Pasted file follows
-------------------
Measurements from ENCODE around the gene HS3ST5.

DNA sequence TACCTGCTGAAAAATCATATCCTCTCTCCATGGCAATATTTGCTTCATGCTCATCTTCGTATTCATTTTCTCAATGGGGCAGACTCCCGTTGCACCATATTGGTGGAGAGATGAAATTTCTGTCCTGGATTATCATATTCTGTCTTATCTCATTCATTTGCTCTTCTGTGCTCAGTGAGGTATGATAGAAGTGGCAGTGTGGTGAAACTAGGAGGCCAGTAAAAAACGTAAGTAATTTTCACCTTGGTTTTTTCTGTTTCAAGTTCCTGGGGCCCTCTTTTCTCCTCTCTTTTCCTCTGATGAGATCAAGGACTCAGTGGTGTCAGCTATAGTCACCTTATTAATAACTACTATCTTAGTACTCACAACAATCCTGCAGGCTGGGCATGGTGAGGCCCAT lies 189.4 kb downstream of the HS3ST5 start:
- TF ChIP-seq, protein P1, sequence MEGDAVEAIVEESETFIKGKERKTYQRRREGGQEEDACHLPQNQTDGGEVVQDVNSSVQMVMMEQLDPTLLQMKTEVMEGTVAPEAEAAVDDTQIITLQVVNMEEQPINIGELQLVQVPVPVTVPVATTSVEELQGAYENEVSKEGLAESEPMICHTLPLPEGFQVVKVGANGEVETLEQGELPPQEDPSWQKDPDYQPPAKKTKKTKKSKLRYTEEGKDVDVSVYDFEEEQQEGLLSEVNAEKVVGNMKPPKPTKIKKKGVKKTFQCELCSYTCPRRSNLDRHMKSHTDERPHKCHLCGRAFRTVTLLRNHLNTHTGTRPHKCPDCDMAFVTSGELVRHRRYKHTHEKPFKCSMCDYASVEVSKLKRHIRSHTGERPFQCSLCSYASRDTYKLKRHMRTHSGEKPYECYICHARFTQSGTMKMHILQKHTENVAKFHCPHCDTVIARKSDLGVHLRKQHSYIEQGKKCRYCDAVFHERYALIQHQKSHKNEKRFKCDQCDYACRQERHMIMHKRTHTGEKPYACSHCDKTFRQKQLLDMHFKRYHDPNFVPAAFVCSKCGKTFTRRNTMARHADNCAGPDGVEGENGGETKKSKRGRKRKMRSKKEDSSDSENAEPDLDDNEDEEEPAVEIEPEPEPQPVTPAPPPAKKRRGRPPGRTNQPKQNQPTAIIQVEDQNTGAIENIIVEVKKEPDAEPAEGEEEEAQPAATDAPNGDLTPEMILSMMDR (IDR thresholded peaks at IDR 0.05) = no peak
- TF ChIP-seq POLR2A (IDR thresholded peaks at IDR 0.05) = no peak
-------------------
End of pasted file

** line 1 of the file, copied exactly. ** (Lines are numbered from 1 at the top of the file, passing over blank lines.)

Measurements from ENCODE around the gene HS3ST5.